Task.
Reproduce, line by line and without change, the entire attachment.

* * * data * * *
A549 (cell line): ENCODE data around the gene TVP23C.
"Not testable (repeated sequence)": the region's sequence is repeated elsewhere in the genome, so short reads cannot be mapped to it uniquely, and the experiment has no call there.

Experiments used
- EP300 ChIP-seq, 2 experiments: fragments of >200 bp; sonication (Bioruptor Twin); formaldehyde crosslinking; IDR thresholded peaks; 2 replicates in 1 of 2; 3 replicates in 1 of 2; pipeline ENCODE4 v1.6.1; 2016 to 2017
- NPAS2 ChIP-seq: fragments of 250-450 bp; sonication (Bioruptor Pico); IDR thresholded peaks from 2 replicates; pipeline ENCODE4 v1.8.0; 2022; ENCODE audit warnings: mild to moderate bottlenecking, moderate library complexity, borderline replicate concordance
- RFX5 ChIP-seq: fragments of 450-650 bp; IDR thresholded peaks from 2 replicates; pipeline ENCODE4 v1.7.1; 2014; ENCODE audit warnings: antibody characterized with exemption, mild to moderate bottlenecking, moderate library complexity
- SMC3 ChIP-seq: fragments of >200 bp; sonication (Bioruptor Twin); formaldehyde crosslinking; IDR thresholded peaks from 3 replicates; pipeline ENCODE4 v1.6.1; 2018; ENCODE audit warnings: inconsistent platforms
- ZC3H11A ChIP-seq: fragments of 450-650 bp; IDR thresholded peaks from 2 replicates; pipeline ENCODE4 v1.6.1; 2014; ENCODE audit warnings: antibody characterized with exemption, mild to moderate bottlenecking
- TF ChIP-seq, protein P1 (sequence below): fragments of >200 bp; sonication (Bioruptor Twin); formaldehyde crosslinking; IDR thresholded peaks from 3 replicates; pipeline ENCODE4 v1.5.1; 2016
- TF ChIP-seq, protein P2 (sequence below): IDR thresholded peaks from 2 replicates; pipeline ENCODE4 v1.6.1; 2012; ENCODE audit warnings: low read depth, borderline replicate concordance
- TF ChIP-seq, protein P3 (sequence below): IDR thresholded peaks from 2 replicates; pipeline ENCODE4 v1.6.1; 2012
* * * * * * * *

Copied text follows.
A549 (cell line): ENCODE data around the gene TVP23C.
"Not testable (repeated sequence)": the region's sequence is repeated elsewhere in the genome, so short reads cannot be mapped to it uniquely, and the experiment has no call there.

Experiments used
- EP300 ChIP-seq, 2 experiments: fragments of >200 bp; sonication (Bioruptor Twin); formaldehyde crosslinking; IDR thresholded peaks; 2 replicates in 1 of 2; 3 replicates in 1 of 2; pipeline ENCODE4 v1.6.1; 2016 to 2017
- NPAS2 ChIP-seq: fragments of 250-450 bp; sonication (Bioruptor Pico); IDR thresholded peaks from 2 replicates; pipeline ENCODE4 v1.8.0; 2022; ENCODE audit warnings: mild to moderate bottlenecking, moderate library complexity, borderline replicate concordance
- RFX5 ChIP-seq: fragments of 450-650 bp; IDR thresholded peaks from 2 replicates; pipeline ENCODE4 v1.7.1; 2014; ENCODE audit warnings: antibody characterized with exemption, mild to moderate bottlenecking, moderate library complexity
- SMC3 ChIP-seq: fragments of >200 bp; sonication (Bioruptor Twin); formaldehyde crosslinking; IDR thresholded peaks from 3 replicates; pipeline ENCODE4 v1.6.1; 2018; ENCODE audit warnings: inconsistent platforms
- ZC3H11A ChIP-seq: fragments of 450-650 bp; IDR thresholded peaks from 2 replicates; pipeline ENCODE4 v1.6.1; 2014; ENCODE audit warnings: antibody characterized with exemption, mild to moderate bottlenecking
- TF ChIP-seq, protein P1 (sequence below): fragments of >200 bp; sonication (Bioruptor Twin); formaldehyde crosslinking; IDR thresholded peaks from 3 replicates; pipeline ENCODE4 v1.5.1; 2016
- TF ChIP-seq, protein P2 (sequence below): IDR thresholded peaks from 2 replicates; pipeline ENCODE4 v1.6.1; 2012; ENCODE audit warnings: low read depth, borderline replicate concordance
- TF ChIP-seq, protein P3 (sequence below): IDR thresholded peaks from 2 replicates; pipeline ENCODE4 v1.6.1; 2012